The Australian and New Zealand dollars fell versus the euro after European Central Bank council member Jens Weidmann said the shared currency isn’t seriously overvalued.
The Aussie, as the Australian dollar is nicknamed, dropped versus a majority of its most-traded peers after raw materials fell and the number of loans granted to build or buy houses and apartments declined for a third month. The Australian business- confidence index for January will be released today, while a consumer confidence index will be issued tomorrow.
“The Aussie is under pressure before the confidence surveys and as investors look for borrowing rates to be cut by the Reserve Bank of Australia next month,” Joe Manimbo, a market analyst at Western Union Business Solutions, said by telephone from Washington, D.C. “The kiwi had a sideways session, as investors were lightening up on risky assets before growth numbers from Japan and Europe and in front of the G-20 meeting on Friday.”
The Aussie weakened 0.9 percent to A$1.3072 per euro yesterday in New York trading. It fell 0.6 percent against the dollar to $1.0254.
The New Zealand dollar, nicknamed the kiwi, lost 0.4 percent to NZ$1.6054 per euro and was little changed at 83.54 U.S. cents.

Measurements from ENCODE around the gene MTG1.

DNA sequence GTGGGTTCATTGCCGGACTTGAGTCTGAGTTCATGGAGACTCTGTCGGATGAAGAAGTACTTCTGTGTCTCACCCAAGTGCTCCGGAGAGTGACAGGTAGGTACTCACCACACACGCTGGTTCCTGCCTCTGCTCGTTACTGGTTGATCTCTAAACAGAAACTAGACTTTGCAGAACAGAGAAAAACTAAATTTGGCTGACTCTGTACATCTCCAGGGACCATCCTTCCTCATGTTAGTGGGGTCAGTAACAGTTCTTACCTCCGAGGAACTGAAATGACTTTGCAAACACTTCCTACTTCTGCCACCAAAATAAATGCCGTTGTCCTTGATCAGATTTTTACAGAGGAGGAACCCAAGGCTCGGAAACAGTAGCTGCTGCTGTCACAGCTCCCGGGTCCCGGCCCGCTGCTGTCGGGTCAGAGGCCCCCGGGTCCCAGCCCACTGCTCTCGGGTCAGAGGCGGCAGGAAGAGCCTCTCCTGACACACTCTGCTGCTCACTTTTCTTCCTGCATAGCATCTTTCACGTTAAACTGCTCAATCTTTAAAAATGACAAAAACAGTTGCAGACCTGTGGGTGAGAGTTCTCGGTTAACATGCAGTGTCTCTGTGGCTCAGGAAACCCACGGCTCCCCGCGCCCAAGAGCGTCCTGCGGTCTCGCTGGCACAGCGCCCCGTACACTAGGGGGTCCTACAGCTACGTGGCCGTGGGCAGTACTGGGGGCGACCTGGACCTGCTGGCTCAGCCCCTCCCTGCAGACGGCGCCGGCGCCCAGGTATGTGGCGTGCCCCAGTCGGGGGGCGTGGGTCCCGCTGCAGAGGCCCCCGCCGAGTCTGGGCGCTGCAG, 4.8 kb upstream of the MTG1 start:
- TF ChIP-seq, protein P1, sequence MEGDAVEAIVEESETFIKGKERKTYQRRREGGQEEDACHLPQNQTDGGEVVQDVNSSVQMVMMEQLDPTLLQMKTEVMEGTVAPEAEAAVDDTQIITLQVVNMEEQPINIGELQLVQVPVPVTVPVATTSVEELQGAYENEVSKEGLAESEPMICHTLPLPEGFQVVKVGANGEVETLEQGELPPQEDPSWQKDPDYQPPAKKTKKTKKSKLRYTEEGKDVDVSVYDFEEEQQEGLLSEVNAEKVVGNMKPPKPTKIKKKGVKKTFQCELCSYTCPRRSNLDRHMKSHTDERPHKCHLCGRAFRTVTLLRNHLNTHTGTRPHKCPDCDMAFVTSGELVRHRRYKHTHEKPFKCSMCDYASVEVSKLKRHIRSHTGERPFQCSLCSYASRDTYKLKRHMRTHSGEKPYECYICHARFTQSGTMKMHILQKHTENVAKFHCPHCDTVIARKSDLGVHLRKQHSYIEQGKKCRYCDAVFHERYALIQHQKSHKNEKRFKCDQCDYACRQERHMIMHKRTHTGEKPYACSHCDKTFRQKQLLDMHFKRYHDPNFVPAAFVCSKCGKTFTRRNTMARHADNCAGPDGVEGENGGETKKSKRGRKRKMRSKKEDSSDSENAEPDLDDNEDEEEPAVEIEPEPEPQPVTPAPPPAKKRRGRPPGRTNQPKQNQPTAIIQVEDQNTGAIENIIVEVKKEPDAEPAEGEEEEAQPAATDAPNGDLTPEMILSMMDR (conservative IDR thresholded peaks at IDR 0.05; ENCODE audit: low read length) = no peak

Standard & Poor’s GSCI Index of 24 raw materials fell as much as 0.8 percent before paring the loss to 0.1 percent.
The euro gained against a majority of its 16 most-traded peers after Weidmann, who heads Germany’s Bundesbank, warned governments against trying to weaken the 17-nation currency. Weidmann’s comment followed a report that the Group of Seven nations are considering releasing a statement on exchange rates this week to calm concern the world is on the brink of a currency war, three officials from G-7 countries said.
Finance ministers and central bankers from the G-20 meet Feb. 15-16 in Moscow.
Australia’s statistics bureau said the number of loans granted to build or buy houses and apartments declined 1.5 percent in December from the previous month, when they fell a revised 0.7 percent.
The Aussie fell 2.5 percent during the past three months among the 10 developed-nation currencies monitored by the Bloomberg Correlation-Weighted Indexes. The kiwi gained 1.7 percent, and the euro climbed 4.8 percent. The greenback dropped 1.1 percent.
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